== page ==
SEATTLE, Wash. (KING) They were restless and absolutely ravenous.
For 200 malaria-infected mosquitoes, this was meal time on Dr. Rafael Hernandez’s forearm.
“You or I are used to getting one or two or, through camping, maybe 20 mosquito bites at once, not 200 in one spot,” he said.
The sensation tickled at first, then it itched and then it started to hurt, as a cloud of mosquitoes feasted for a full 10 minutes on a rectangular patch of his skin.
Dr. Hernandez, a pediatrician at Seattle Children’s, was one of 10 volunteers to bare their arms Wednesday morning in an early test of a vaccine against malaria.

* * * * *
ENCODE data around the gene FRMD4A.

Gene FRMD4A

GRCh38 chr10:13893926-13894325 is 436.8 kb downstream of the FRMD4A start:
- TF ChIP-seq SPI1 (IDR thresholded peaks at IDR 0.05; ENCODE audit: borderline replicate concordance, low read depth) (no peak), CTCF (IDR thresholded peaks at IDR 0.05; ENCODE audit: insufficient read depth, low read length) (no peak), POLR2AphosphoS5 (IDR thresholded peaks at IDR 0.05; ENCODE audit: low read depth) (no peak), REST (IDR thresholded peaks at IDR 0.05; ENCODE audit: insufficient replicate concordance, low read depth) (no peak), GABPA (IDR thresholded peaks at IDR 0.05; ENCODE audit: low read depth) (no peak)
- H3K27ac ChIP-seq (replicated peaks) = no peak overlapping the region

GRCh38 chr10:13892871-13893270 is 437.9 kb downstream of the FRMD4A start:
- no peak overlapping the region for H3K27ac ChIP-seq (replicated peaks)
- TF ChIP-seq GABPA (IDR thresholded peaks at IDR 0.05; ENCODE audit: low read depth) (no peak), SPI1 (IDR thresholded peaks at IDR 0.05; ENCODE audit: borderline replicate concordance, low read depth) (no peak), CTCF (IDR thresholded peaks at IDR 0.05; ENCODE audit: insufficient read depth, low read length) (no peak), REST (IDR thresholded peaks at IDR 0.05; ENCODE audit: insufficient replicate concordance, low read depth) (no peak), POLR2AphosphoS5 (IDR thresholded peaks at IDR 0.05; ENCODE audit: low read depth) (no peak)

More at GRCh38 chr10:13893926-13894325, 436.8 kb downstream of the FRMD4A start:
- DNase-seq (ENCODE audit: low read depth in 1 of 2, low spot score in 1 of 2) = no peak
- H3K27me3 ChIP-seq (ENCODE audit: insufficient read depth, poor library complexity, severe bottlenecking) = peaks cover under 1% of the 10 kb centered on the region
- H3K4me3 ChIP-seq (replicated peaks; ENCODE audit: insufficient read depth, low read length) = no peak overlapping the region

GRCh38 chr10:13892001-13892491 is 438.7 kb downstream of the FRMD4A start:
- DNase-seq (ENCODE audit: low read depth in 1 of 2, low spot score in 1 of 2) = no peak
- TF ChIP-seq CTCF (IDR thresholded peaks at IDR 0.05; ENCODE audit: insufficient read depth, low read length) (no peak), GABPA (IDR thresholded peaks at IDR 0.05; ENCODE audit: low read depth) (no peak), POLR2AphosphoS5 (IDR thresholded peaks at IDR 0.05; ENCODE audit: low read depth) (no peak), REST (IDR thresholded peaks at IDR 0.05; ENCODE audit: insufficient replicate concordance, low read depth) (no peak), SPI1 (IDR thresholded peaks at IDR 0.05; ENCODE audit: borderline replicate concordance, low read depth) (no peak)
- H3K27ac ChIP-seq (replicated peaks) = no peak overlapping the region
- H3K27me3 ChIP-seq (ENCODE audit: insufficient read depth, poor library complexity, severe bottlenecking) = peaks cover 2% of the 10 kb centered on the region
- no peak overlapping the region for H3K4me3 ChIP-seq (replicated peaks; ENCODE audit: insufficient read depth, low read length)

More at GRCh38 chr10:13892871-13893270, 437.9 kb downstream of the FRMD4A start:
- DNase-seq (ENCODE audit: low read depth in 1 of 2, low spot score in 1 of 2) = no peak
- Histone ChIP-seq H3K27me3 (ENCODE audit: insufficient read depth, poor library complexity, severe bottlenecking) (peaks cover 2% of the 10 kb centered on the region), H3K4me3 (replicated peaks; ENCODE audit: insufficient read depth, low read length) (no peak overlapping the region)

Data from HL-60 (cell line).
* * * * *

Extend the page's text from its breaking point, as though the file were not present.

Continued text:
Researcher Stefan Kappe of Seattle Biomed has been working for a decade to reach this milestone. He said there have been plenty of ups and downs.
“Right now we’re on the ‘up’ that we have a very promising strain that is fully attenuated, but the real litmus test for this is the study in humans,” he said.
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